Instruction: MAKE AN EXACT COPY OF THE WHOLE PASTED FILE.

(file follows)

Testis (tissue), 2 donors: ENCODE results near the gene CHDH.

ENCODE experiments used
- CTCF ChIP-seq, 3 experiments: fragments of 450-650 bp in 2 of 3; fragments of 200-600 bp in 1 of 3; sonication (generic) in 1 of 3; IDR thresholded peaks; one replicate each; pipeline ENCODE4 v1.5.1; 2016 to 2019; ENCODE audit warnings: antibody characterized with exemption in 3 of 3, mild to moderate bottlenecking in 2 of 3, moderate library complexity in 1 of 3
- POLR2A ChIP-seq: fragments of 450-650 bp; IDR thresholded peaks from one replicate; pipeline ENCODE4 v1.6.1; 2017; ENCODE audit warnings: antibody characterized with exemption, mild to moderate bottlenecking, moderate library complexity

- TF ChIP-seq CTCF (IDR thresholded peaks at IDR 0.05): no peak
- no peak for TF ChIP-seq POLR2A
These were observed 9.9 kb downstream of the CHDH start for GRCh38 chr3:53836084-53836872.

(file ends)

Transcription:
Testis (tissue), 2 donors: ENCODE results near the gene CHDH.

ENCODE experiments used
- CTCF ChIP-seq, 3 experiments: fragments of 450-650 bp in 2 of 3; fragments of 200-600 bp in 1 of 3; sonication (generic) in 1 of 3; IDR thresholded peaks; one replicate each; pipeline ENCODE4 v1.5.1; 2016 to 2019; ENCODE audit warnings: antibody characterized with exemption in 3 of 3, mild to moderate bottlenecking in 2 of 3, moderate library complexity in 1 of 3
- POLR2A ChIP-seq: fragments of 450-650 bp; IDR thresholded peaks from one replicate; pipeline ENCODE4 v1.6.1; 2017; ENCODE audit warnings: antibody characterized with exemption, mild to moderate bottlenecking, moderate library complexity

- TF ChIP-seq CTCF (IDR thresholded peaks at IDR 0.05): no peak
- no peak for TF ChIP-seq POLR2A
These were observed 9.9 kb downstream of the CHDH start for GRCh38 chr3:53836084-53836872.